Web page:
By MERRILL MATTHEWS JR
IT’S a good thing Santa Claus lives and works at the North Pole rather than in the U.S. If he had his shop in this country, Santa would have to function under so many laws and regulations that the federal government would likely close him down, leaving millions of boys and girls disappointed on Christmas morning.
Just consider some of the government agencies that could threaten Santa’s work:
The Fish and Wildlife Service. Santa’s sleigh is pulled by reindeer. But while reindeer are not an endangered species, flying reindeer are quite rare, and there is only one red-nosed reindeer known to exist. So under the Endangered Species Act, Dancer and Prancer might be allowed to continue working, but Rudolph would have to be placed in a safe habitat.
The Occupational Safety and Health Administration. It is not at all clear that Santa’s workshop would pass federal OSHA standards for workplace safety. Does Santa have too many elves packed into a small room? Are there an adequate number of fire extinguishers and fire escapes?
The Equal Employment Opportunity Commission. It is clear that Santa hires a large number of vertically challenged people–elves. But all of these elves appear to be white males, which leaves the suspicion that Santa is in violation of the Civil Rights Act.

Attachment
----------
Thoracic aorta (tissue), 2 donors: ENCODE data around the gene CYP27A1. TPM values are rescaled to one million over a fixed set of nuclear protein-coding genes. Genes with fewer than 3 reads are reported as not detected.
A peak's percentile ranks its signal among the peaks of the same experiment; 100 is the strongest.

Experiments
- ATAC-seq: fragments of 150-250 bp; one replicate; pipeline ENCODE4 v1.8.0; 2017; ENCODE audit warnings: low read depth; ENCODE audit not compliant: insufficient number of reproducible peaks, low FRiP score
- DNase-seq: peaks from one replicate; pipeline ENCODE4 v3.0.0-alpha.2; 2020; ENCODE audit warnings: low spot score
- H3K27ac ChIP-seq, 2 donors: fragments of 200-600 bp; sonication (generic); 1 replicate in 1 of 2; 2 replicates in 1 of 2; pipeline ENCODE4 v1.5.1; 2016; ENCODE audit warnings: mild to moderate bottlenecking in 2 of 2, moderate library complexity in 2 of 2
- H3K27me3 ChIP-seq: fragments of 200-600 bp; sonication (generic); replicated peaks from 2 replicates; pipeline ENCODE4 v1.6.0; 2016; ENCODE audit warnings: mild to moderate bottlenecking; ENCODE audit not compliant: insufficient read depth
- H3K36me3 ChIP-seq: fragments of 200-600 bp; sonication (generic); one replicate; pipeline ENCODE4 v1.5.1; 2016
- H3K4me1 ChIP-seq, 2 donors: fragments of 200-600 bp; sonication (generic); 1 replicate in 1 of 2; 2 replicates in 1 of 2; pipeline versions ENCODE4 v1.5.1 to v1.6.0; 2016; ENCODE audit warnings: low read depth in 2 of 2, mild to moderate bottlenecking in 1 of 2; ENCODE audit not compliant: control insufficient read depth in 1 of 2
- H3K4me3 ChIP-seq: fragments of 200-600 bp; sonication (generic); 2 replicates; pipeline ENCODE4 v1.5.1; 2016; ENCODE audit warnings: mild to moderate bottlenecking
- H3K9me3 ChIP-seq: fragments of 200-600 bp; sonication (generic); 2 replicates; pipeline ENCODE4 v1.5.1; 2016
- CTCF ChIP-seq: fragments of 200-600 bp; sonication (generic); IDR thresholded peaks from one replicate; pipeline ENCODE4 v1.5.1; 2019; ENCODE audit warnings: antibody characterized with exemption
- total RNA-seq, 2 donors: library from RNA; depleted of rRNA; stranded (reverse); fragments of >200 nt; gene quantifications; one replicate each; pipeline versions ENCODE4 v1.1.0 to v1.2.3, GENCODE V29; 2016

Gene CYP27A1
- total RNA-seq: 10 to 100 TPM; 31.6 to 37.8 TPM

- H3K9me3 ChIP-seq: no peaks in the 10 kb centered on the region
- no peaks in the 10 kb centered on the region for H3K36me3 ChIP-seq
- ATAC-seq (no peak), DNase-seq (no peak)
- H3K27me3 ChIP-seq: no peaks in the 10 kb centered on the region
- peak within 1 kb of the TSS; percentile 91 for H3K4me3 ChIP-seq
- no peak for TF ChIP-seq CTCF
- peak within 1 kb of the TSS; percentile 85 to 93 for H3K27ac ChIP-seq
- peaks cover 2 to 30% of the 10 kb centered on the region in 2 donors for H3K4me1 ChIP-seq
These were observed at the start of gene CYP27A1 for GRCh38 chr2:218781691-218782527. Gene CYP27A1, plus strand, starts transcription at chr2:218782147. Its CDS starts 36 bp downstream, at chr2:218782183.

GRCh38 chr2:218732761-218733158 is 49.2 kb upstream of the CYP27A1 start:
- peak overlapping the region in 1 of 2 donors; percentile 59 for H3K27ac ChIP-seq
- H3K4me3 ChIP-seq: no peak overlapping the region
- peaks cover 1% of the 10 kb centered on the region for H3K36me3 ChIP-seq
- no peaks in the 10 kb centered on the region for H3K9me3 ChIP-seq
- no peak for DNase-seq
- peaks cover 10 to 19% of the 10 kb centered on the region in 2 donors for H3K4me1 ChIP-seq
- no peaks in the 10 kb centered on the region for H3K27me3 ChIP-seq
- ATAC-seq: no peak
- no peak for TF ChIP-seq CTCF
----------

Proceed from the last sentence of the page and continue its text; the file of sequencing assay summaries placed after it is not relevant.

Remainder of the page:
The Federal Aviation Administration. Santa’s flying sleigh would need to be equipped with seat belts to be used on takeoffs and landings. Since he flies over water, his sleigh would need a life preserver. The sleigh would also need the proper lighting–a real problem since Rudolph’s nose is red, which would normally indicate the rear of the flying object rather than the front.
The Commerce Department. Santa is involved in the transport of consumable goods, which means he would be subject to certain weight restrictions and proper placarding of his sleigh if any hazardous materials were on board. Furthermore, regulations limit the number of hours a person can operate a vehicle transporting goods. After 10 hours behind the reins, Santa would probably have to take an eight-hour break, impeding his ability to finish his world-wide job on Christmas Eve.
The National Labor Relations Board. Is Santa using cheap elf labor, or is he paying his elves at least minimum wage? Is he giving them a lunch break? Paying overtime? Providing elf health insurance? A retirement plan?
All of these issues are important, yet Santa is avoiding them by doing business at the North Pole. Which raises another vital concern: By “dumping” toys in the U.S. at below-market prices (to wit, free), Santa is subjecting U.S. toy manufacturers and dealers to unfair competition and putting countless Americans out of work.
There’s only one solution: Washington should impose stiff tariffs on goods imported from the North Pole, lifting them only when Santa ends his unfair trade practices and brings his operation up to American health and safety standards.
Mr. Matthews is vice president of domestic policy for the National Center for Policy Analysis in Dallas.